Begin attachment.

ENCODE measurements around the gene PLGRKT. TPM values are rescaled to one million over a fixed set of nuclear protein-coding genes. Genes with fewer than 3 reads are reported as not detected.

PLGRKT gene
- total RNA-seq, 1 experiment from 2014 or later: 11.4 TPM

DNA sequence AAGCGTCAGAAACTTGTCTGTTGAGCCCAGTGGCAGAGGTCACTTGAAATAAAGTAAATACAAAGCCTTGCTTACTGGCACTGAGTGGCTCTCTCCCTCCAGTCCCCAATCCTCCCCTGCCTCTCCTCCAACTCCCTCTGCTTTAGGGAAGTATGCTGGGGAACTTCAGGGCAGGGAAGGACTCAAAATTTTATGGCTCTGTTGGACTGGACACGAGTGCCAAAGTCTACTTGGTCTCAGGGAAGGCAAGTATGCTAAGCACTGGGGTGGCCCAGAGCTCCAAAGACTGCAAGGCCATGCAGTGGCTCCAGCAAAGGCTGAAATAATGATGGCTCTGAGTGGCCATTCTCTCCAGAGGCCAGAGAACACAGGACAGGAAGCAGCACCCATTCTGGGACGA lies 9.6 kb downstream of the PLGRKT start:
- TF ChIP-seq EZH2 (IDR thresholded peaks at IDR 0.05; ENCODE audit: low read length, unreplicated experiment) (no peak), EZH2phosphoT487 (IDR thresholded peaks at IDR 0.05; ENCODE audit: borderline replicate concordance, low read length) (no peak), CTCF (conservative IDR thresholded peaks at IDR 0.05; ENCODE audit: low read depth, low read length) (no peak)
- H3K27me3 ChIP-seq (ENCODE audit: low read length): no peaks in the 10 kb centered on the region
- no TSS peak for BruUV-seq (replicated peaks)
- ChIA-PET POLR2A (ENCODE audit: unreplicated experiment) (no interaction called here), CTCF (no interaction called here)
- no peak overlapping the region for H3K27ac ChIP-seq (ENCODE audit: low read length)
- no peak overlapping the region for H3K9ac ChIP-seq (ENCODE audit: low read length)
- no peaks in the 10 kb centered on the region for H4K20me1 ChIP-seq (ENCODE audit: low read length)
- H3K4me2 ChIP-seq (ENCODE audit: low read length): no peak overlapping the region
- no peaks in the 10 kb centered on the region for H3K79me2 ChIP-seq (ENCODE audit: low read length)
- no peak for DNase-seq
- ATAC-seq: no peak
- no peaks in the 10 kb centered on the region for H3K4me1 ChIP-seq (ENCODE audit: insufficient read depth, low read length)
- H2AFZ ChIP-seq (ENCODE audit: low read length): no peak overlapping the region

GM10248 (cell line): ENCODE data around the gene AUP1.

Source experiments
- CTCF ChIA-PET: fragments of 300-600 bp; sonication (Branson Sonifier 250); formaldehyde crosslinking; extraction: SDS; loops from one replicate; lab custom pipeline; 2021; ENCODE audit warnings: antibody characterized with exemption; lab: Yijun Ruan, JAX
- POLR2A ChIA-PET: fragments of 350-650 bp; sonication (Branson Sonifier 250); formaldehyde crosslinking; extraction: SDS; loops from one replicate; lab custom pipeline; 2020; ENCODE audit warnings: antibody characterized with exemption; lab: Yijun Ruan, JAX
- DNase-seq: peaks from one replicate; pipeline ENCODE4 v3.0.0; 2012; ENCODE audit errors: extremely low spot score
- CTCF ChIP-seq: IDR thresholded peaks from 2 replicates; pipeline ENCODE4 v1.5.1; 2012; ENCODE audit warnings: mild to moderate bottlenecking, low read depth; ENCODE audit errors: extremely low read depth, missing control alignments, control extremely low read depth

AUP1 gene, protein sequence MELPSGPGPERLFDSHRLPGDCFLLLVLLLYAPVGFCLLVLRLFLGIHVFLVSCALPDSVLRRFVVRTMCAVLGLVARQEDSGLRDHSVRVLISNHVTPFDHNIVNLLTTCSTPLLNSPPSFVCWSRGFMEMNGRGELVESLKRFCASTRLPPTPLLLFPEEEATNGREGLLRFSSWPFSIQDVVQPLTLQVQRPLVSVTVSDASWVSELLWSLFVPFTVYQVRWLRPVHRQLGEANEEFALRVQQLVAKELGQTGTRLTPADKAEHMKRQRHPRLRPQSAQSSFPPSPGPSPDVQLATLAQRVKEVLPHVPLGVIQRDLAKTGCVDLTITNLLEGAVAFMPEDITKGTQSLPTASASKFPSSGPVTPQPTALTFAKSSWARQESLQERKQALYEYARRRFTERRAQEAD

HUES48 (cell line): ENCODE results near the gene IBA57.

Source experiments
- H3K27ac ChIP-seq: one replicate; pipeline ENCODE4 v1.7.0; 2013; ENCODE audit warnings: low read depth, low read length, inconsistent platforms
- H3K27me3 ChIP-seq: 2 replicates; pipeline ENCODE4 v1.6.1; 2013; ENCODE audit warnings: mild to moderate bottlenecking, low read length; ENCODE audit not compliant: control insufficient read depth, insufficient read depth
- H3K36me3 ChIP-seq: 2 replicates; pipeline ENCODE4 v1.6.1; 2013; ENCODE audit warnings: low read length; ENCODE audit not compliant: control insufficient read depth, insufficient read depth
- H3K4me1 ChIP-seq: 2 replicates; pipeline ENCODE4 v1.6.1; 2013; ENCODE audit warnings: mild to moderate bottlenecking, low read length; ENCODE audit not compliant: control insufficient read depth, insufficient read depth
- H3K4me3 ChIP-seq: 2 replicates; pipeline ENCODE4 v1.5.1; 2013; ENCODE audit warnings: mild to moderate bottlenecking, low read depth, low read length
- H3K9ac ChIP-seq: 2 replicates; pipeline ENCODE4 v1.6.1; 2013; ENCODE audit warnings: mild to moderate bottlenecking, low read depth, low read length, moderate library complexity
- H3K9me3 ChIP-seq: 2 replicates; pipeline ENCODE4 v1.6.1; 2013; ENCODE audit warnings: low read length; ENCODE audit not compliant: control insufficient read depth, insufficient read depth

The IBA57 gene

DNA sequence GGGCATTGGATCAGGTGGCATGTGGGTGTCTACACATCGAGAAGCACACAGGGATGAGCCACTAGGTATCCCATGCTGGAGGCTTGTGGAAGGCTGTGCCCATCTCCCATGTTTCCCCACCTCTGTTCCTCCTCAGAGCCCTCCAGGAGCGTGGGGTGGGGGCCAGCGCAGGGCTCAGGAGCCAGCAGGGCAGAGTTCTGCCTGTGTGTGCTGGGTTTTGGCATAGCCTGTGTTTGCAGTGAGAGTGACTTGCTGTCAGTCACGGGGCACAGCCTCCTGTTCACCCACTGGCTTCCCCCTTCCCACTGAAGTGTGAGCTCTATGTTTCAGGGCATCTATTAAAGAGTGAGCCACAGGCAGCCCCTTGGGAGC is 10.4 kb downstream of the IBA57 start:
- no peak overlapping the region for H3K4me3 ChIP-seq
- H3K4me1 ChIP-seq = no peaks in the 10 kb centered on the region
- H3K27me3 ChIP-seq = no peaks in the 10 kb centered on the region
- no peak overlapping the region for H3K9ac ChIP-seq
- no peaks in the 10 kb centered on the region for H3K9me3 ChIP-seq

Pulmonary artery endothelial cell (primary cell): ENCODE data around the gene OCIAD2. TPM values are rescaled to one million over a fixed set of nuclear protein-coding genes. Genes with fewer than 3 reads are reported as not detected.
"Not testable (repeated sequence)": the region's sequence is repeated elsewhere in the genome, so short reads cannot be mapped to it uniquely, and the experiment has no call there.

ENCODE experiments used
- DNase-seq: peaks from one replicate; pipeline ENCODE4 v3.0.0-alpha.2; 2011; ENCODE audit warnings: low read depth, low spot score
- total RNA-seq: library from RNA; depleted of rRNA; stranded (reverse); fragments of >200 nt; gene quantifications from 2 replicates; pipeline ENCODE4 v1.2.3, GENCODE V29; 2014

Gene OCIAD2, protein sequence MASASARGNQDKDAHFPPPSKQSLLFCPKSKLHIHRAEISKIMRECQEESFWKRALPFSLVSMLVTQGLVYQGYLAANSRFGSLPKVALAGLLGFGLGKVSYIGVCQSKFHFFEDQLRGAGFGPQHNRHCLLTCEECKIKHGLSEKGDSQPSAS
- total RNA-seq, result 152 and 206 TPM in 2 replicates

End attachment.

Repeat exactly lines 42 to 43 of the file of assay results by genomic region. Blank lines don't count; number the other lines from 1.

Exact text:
"Not testable (repeated sequence)": the region's sequence is repeated elsewhere in the genome, so short reads cannot be mapped to it uniquely, and the experiment has no call there.

ENCODE experiments used